When Starbucks is opening yet another coffee shop in a neighbourhood, realtors know it’s a sign of development and rejuvenation and potentially – a housing boom. Similarly, when Starbucks begins to expand its product base and offer new products, foodies know those ingredients have hit the tipping point.
Foodies have long known about salted caramel. With Häagen-Dazs introducing a new reserve brand of salted caramel ice cream, Starbucks offering salted caramel hot chocolate, President’s Choice selling sea salted caramel popcorn, it’s obvious salted caramel has crossed over into the mainstream.
In an article in The New York Times, called “How Caramel Developed a Taste for Salt,” Kara Nielsen, a trend analyst at the Center for Culinary Development in San Francisco says American food trends go through five stages, from “chef’s indulgence to supermarket staple.”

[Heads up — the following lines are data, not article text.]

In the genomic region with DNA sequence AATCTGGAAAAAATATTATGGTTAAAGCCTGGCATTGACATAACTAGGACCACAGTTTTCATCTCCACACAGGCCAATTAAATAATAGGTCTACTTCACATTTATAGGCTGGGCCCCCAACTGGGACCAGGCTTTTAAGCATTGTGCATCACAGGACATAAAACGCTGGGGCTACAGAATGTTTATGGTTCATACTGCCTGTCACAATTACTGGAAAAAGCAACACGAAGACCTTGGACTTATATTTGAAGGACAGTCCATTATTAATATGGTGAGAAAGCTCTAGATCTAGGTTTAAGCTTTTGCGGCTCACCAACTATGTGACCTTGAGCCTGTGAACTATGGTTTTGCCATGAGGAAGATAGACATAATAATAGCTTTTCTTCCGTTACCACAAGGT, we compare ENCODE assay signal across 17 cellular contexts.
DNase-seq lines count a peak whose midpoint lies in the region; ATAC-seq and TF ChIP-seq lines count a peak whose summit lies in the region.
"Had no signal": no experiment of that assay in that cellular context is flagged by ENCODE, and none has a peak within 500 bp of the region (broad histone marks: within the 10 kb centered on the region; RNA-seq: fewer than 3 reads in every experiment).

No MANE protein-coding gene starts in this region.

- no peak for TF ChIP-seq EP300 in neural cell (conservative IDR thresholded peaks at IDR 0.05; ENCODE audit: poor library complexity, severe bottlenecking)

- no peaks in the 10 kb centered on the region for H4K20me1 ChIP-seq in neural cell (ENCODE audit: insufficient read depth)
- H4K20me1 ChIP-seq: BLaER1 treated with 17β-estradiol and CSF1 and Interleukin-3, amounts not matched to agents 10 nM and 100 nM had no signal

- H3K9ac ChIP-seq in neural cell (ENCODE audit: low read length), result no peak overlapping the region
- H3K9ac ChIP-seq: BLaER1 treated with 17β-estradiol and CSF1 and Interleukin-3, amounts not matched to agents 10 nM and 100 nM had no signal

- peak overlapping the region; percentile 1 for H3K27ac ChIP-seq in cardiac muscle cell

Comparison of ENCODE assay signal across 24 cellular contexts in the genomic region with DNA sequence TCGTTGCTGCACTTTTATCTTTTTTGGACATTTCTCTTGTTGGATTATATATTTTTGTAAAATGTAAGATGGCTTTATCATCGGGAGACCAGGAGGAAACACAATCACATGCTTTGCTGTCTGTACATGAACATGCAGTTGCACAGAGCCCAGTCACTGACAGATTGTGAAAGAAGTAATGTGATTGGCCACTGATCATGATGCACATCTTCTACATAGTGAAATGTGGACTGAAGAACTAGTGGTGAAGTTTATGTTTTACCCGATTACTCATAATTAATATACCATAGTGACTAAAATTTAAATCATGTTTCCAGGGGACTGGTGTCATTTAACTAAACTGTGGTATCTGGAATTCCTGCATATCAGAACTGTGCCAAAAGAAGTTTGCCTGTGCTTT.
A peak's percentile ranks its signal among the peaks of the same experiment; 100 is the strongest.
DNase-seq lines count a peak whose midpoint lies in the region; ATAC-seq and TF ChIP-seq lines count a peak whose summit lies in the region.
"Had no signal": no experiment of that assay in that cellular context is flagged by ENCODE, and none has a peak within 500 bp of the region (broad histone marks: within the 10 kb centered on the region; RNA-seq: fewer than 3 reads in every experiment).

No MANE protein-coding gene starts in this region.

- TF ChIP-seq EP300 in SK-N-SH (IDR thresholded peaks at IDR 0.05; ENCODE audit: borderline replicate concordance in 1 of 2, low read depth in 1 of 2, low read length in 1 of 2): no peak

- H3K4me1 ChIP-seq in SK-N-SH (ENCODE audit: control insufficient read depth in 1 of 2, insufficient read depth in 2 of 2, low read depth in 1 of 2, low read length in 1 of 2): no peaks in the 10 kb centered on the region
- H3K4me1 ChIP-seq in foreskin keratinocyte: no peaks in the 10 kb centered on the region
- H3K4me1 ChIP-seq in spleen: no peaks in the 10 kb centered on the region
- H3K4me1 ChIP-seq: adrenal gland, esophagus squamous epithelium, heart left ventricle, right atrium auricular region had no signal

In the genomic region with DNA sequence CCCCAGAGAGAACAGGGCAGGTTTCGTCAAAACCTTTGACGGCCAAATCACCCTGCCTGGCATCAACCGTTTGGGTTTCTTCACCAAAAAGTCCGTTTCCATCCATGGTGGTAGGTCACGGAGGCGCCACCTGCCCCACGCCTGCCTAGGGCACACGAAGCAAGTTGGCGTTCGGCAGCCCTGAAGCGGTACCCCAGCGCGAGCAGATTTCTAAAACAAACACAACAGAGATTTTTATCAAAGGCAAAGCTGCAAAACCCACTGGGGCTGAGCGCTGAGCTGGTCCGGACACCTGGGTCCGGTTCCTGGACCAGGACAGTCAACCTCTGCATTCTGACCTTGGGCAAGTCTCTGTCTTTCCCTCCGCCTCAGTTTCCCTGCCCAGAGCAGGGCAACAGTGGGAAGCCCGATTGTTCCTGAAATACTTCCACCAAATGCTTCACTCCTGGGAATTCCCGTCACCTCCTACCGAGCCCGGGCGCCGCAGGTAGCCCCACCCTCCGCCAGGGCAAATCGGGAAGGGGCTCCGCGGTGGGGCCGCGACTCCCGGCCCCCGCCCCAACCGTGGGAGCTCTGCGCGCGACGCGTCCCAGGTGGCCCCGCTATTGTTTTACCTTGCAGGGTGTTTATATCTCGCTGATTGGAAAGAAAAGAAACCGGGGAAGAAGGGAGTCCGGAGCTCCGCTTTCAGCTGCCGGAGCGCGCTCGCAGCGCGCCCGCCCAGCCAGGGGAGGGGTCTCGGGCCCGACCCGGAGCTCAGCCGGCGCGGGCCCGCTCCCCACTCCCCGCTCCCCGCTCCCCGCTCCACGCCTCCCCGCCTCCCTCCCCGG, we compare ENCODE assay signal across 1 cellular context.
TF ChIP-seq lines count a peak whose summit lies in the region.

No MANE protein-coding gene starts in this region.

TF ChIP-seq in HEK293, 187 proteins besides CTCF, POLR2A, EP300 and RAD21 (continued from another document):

Salted caramel was a slow progression that started with top pastry chefs in New York City introducing the unexpected pairing on their menus and ended with Wal-Mart introducing the flavour in a box of truffles.
Even the man of the hour, President Barack Obama has developed a taste for Fran’s salted caramels, propelling them to become the company’s best-seller.
“Dulce de leche is what brought caramel back,” Nielsen told the Times. “Without it, you wouldn’t have salted caramel’s popularity right now.”
Salted caramel is not for everyone. It’s a rich, savoury-sweet flavour that starts out strong and slowly mellows on the tip of your tongue. But it’s more palatable, for taste buds like mine that want to taste every last ingredients rather than the overpowering taste of too much sugar.